But what about EM repulsion of quarks? In the atom, the EM repulsion of quarks (or protons) only dominates outside the nucleii. So in far intergalactic space, the weak gravitational version of the EM force might kick in with a repulsion in far off realms. I have done some back of the envelope calculations and I cannot see this repulsive force kicking in until distances of the length of the universe are reached. But the repulsions need to kick in sooner to match with dark energy ... but as I say, I have a different model for that.
Ben6993

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Re: Preon Model #6

After publishing my vixra paper on quantum gravity (see viewtopic.php?f=6&t=211) I now have a preon model which can build all Standard model particles plus gravitons. This required amending Preon Model #6 to become Model #7 in which Preon D was replaced by Preon E. My next task should be to publish a definitive Model #7 on vixra, although the differences between Models 6 and 7 are shown in the quantum gravity vixra paper. I had been waiting to recover some energy before tackling the Model #7 paper and in the meanwhile I have been 'resting' by following Susskind's online Basic Concepts course showing how to model bosons and fermions in QFT.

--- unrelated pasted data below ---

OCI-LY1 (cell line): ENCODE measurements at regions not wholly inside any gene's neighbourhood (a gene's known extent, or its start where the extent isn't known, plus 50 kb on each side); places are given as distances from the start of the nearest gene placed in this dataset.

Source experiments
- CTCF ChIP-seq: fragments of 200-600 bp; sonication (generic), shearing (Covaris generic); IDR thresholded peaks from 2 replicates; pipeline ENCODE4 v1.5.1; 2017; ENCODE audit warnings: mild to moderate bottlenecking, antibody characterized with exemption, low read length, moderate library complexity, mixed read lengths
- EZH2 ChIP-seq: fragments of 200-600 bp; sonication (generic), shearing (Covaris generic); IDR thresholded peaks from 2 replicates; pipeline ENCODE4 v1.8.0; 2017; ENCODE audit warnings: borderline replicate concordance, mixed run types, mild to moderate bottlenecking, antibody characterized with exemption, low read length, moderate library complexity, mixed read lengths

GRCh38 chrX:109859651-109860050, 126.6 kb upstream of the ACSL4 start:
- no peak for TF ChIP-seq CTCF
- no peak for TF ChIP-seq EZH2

I had already had the idea that I would need to make the hexarks less all-or-nothing in their chirality towards the physical properties (electric charge, spin, weak isospin, colour). And also make the preons less all-or nothing with respect to the hexarks. That is the entities still need to have the net chiral properties but maybe there needs to be more neutral bulk in them. The neutral bulk will be a mix of properties. The neutral bulk in an entiity can then be mined to provide more of a property e.g. more red or more spin where required. This flexibility may be needed in trying to model fractional charges in the Quantum Hall Effect.